Tuesday, September 1, 2009

Who Really Speaks For Mary Jo?

I guess it's always a matter of whose ends and whose means. The Justice Department prepares to investigate CIA agents who may have stepped over the line to protect their country. Andrew Sullivan bristles when a columnist ponders whether it was appropriate to torture the Sept. 11 mastermind to see if he knew of more plots. Meanwhile two writers openly speculate about whether the death by slow suffocation of Mary Jo Kopechne was worth the subsequent blossoming of Sen. Kennedy's legislative career. First, Melissa Lafsky wrote:
Who knows -- maybe she'd feel it was worth it.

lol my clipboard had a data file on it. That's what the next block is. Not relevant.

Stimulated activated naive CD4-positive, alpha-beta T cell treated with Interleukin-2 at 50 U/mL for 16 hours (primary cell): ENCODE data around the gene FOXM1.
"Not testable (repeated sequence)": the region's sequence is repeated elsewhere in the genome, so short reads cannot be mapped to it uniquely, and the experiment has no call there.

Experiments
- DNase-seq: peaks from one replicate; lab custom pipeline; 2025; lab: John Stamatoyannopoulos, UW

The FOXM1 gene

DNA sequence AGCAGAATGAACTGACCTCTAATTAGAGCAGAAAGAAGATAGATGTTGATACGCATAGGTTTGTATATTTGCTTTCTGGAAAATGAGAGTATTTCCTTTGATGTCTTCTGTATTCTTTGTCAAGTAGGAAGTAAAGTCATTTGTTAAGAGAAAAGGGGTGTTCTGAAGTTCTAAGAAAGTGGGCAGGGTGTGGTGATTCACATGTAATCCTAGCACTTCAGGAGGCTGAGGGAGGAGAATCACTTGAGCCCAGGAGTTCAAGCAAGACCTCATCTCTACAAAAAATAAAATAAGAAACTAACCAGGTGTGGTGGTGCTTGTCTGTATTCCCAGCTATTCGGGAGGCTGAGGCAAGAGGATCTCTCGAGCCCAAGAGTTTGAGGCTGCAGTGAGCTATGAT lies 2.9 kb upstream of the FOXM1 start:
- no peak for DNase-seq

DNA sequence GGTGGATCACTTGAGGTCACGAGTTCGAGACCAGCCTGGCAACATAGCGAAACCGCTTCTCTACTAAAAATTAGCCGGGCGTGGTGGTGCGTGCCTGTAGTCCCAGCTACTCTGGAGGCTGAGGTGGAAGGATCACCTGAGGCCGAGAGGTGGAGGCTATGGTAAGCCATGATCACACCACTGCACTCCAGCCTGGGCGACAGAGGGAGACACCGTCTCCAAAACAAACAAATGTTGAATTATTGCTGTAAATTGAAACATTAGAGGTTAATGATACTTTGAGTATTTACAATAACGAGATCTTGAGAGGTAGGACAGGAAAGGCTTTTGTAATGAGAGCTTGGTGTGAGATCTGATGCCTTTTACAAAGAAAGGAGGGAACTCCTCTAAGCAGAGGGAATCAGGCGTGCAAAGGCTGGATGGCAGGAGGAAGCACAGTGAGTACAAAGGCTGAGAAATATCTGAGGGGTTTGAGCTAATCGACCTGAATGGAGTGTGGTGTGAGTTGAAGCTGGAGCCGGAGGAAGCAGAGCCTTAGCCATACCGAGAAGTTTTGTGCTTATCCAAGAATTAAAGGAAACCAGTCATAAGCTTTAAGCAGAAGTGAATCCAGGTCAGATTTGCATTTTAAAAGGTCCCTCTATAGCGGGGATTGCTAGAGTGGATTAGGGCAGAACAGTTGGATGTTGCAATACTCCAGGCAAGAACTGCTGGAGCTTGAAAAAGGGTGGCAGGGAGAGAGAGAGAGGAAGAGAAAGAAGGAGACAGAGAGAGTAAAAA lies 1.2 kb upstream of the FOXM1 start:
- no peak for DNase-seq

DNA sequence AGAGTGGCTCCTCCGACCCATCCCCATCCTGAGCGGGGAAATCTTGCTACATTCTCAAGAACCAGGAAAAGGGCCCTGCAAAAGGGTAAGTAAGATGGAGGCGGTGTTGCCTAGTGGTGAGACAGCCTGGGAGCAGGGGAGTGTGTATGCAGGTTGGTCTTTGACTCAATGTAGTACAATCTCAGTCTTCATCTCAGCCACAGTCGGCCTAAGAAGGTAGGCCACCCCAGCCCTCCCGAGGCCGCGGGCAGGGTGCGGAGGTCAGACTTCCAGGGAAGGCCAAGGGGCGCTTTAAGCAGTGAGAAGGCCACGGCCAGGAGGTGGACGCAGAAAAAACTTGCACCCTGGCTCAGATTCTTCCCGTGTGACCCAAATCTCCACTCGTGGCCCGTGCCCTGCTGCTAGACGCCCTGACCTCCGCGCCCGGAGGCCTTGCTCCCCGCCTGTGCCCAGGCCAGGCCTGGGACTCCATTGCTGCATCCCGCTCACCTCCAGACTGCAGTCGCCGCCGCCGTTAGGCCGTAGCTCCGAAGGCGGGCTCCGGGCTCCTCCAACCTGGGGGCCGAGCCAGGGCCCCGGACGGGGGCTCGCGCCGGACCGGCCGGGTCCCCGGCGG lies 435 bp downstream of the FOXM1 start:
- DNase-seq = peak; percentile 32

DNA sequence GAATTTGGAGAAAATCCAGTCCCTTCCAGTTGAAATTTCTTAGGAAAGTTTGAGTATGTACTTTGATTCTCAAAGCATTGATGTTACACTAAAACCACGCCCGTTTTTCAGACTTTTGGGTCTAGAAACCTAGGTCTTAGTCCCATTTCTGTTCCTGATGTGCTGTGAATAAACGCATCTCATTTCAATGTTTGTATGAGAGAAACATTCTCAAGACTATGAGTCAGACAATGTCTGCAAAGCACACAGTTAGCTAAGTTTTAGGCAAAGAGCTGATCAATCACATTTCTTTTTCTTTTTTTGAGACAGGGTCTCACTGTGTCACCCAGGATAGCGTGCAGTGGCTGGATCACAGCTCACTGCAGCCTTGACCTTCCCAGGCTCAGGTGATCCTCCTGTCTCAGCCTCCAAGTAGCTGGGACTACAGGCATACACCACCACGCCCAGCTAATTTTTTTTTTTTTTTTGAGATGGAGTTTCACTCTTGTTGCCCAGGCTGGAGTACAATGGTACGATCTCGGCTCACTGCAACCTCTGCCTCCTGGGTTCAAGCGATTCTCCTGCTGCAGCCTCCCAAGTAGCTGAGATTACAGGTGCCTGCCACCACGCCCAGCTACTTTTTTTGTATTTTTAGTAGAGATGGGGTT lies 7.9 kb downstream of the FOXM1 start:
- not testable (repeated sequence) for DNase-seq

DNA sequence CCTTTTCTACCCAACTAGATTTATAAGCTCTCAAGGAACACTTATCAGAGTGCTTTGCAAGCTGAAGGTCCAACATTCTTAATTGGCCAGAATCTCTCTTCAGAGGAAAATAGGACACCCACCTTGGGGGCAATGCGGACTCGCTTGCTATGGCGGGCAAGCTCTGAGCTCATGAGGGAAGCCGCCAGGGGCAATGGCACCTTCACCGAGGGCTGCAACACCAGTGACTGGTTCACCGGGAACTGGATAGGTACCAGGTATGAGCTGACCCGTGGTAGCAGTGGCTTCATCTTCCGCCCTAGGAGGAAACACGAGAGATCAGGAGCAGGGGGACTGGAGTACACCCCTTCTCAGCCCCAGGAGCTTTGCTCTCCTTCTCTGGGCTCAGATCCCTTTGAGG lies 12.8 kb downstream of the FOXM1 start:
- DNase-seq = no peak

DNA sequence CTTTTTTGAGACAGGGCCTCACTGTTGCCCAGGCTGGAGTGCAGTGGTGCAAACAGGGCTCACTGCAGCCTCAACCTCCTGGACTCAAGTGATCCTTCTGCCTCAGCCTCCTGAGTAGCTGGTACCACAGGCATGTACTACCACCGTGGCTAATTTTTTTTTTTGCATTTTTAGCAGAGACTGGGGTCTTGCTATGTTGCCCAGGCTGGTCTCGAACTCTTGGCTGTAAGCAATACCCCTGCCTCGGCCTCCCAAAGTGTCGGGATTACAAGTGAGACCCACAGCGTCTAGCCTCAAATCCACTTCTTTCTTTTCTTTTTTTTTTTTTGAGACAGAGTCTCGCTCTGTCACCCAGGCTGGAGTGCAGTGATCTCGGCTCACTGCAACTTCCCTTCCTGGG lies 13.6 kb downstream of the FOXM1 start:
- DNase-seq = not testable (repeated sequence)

Only to be seconded by one of our country's most respected novelists and critics, Joyce Carol Oates:
[I]f one weighs the life of a single young woman against the accomplishments of the man President Obama has called the greatest Democratic senator in history, what is one to think?
As a Christian, I get that redemption can come from tragedy. Kennedy himself seems to have looked at it in that light. Oates's larger point is also about redemption. But this utilitarian-sounding weighing of the large good vs. the one instance of bad -- especially when imputed to the young woman herself -- is beyond the pale in that it would seem to invite the opportunistic to make the case for the purportedly small evil in advance.

No comments: